The element of Fire is called mé in Tibetan. It is symbolized by the shape of a triangle and the color red. The unique vibration of this element is the sound ‘RAM’. It is associated with the direction West. In general, Fire provides enthusiasm, creativity and intuition.
Environmentally, our dependence upon the element of Fire is clear by the importance of the sun for life on the planet. The inner core of the earth is dominated by the element of Fire and it is believed to be about the same temperature as that of the surface of the sun. Fire has enabled us to cook, which greatly increases the amount of food available to us. And it has also allowed us to live in climates which would ordinarily be too cold.
In the Yungdrung Bön tradition, spiritual realization and the perfection of wisdom are associated with inner heat. There is a spiritual practice, called Tummo, which is specifically develops and increases this inner heat which naturally ripens our positive qualities and burns away our negative qualities. This practice involves a very detailed visualization of Fire.
Within our bodies, the element of Fire rules the warmth of our bodies and the heat of digestion. More specifically, it is associated with the liver. When the element of Fire is balanced within us, we are engaged with activities that inspire us and bring us the joy of accomplishment. We are enthusiastic about life and feel joy. A balanced Fire element gives us the energy and drive to accomplish our goals and find creative solutions for any obstacles that might arise.
If the Fire element is in excess, we can be quick to become agitated, frustrated and angry. We can overreact with our actions or words. We find many things intolerable and can view others as our opponents. There is constant movement and instability. Our thoughts are incessant. Physiologically, we can experience fevers and skin symptoms.
If the Fire element is deficient, we lack energy and inspiration. Nothing excites us. We don’t feel motivated or feel that we lack the energy necessary to manifest our goals. We lack curiosity and life can feel like a boring routine. Physiologically, our metabolism can slow and we have difficulty digesting our food.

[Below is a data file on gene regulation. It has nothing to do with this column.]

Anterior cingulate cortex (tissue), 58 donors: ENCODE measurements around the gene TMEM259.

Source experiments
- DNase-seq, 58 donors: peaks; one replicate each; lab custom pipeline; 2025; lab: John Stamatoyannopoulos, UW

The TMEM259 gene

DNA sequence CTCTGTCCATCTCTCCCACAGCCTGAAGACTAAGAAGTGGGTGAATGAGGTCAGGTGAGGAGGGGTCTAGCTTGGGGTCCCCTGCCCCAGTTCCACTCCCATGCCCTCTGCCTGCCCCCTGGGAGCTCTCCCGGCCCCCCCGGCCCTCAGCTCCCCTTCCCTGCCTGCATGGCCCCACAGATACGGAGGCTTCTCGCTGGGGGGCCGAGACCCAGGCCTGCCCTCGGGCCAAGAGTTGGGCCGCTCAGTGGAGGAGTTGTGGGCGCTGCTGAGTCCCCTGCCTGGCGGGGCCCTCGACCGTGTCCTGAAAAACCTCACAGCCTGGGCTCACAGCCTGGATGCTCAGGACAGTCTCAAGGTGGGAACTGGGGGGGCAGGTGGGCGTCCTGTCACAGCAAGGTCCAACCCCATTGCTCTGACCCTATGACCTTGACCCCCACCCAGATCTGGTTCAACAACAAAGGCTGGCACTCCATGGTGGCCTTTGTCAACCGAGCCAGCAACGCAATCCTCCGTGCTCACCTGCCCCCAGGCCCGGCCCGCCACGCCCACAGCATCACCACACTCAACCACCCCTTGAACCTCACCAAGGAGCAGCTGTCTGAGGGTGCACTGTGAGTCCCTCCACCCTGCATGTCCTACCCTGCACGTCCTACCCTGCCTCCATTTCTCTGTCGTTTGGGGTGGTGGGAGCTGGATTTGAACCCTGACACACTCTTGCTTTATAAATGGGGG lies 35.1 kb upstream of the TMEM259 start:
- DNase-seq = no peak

In order to bring the element of Fire back into balance, there are methods such as Tibetan medicine, ritual and meditation practices such as Tummo. There are specific yogic exercises within the Yungdrung Bön tradition which use the focus of the mind together with the breath and movement of the physical body to balance and strengthen the elements within us. To learn more about these yogic exercises see Healing with Form, Energy and Light by Tenzin Wangyal Rinpoche.
Additionally, if the Fire element has become weakened, spend more time being active with things that bring you joy. Spend time with extroverted, enthusiastic people. Go to an unfamiliar environment and learn about it. Greet strangers with a smile or begin a conversation with someone about a subject that interests you. You can also spend time near an open fire such as in a fireplace or with a candle and meditate upon the energy and quality of the fire existing inside of you. If the Fire element is in excess, spend more time with earthy people who have a grounding effect upon you. Slow down. Be mindful of rising agitation and take deep breaths to release or practice patience with yourself and others. Take time to finish and enjoy the accomplishment of one project before beginning another. Spiritually, balanced Fire gives us the motivation and joyful effort needed to be diligent with our practice. It also gives the ability to progress more quickly in our development.